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inthemoneystocks

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About inthemoneystocks

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  1. Markets are being driven by the USD/YEN as well as 'buy the dippers' aka small investors who continue to buy into the market. Today, Putin said he had no intentions of invading the rest of Ukraine. Like he would really tell everyone if he planned to do it ahead of time. The bottom line is, the markets continue to push higher into the FOMC Policy Statement tomorrow. The market has priced in another $10 billion taper. The comments from the fed (dovish/hawkish) will be the key to the market move. Whether or not the big drop from last Thursday can be negated with this rally is at the heart of whether or not the stock market is headed higher or lower in the short term. Watch for a closing S&P 500 price above 1,874.40. If it closes above, the markets will likely test the all-time highs on the S&P 500 and very possibly move higher. If the markets cannot close above the highs by tomorrow, look for a flush and Thursday's lows to be wiped out quickly. Copper is an important long term indicator but short term means nothing. The recent collapse after extremely poor Chinese economic news confirms the lack of demand for the building materials metal. Down the line this spells huge trouble for the global economy and should be taken as a warning signal. There is a limited amount of time prior to the copper signal coming into play. Facebook (NASDAQ:FB) continues to look weak. The hype is fast fading and the charts show significant downside in the coming months. Look for a test of the $59.00 and then $53.50 level. Gareth Soloway InTheMoneyStocks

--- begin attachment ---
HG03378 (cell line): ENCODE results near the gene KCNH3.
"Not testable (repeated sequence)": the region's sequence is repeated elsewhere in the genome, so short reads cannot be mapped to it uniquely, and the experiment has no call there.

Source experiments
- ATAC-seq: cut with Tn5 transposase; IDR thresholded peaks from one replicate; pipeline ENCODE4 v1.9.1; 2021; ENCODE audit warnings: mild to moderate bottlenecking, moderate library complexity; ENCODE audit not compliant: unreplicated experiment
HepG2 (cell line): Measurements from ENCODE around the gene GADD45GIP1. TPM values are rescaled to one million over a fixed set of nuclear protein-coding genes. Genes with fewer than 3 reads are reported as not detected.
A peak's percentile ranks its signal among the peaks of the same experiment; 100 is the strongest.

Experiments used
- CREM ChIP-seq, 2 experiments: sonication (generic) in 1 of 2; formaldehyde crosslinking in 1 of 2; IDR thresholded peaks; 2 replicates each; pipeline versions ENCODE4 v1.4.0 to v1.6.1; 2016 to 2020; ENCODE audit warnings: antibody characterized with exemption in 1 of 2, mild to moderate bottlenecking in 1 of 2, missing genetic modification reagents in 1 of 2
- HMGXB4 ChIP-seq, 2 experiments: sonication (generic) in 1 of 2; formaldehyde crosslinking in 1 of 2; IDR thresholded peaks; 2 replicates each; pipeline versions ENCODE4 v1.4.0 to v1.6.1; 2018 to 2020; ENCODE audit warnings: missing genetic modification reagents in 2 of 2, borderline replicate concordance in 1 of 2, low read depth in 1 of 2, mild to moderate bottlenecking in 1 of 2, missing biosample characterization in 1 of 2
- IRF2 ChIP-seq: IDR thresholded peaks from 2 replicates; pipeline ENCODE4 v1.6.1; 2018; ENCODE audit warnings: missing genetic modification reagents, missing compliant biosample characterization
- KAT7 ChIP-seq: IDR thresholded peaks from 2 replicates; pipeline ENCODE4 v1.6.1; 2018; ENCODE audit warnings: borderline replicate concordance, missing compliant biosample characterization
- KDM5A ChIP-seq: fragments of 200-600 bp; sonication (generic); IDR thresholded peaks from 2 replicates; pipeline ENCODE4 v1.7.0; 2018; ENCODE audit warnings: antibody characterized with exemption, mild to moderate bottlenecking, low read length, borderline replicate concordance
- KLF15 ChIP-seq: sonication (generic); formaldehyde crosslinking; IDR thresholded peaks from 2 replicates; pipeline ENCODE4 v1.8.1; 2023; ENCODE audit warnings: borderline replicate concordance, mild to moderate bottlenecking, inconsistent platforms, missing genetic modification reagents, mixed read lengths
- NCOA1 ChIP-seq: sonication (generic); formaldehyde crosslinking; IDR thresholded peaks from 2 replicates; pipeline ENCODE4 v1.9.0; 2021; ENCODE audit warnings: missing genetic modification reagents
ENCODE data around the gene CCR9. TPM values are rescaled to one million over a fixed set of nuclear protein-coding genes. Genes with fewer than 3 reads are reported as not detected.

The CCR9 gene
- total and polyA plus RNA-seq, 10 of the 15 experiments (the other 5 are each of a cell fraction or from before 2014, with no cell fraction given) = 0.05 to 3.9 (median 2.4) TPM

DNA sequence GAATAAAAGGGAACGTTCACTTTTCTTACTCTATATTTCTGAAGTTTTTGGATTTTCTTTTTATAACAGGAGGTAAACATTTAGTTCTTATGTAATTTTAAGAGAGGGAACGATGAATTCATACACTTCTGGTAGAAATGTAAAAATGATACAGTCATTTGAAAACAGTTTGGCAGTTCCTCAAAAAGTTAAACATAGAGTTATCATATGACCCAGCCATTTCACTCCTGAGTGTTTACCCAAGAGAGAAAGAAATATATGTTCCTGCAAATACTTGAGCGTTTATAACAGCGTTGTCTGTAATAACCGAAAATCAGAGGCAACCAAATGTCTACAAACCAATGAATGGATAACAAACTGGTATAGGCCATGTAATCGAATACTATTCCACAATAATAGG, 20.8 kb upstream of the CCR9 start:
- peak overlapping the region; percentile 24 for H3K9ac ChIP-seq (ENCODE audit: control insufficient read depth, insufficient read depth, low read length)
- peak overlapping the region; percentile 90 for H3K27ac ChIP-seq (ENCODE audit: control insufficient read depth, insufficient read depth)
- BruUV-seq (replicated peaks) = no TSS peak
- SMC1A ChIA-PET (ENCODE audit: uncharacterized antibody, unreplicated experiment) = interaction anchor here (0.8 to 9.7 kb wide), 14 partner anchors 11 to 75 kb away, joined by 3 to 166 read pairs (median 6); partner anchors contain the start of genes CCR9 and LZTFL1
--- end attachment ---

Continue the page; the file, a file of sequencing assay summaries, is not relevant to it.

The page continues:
2. Last week, yields on the 10-year U.S. Treasury Note reached the 2.98 percent level. As we all know, yields have soared higher by 137 basis points since April 2013, when the yield on the 10-year U.S. Treasury Note was as low as 1.61 percent. The recent surge in bond yields have certainly caused stock corrections in the home-builders, mortgage/real estate REITs, and the highly leveraged utility sectors. The Federal Reserve is buying $85 billion dollars a month worth of U.S. Treasuries and mortgage backed securities (MBS) at this time. So far, the case can be made that yields are artificially being held down. Now that everyone knows a Federal Reserve tapering of its current QE-3 program (central bank bond buying) is coming, how much can bond yields on the 10-year U.S. Treasury Note actually fall? Currently, the daily chart of the 10-year U.S. bond yield ($TNX) is showing very good support around the 2.63 percent level. There is also more chart support around the 2.45 percent level. So either way, bond yields are not going to decline all that much unless there a major economic disaster takes place. The odds of an economic disaster occurring in 2013 is very unlikely, however 2014 is another story. Higher bond yields are telling us two things: First, higher bond yields are telling us that the Federal Reserve must begin to cut back on their current $85 billion a month QE-3 program. If they do not, there could be major problems or repercussions in the future. The bond market is smarter than the stock market since the world is built on debt. So when the bond market talks, traders and investors better listen. Second, easy money has almost always led to an economic boom; but higher rates or a tapering could certainly cause the economy to slow down. Many economists will argue that currently this economic recovery has been one of the weakest on record considering the central bank has pumped about $4 trillion into the system. The one obvious positive effect from all of the easy central bank money has been the new all time highs in the stock market. Either way, the chart of the bond yields is starting to certainly paint a different picture for the future. The next FOMC meeting will take place next week, this is when QE-3 tapering could be announced. Nicholas Santiago InTheMoneyStocks
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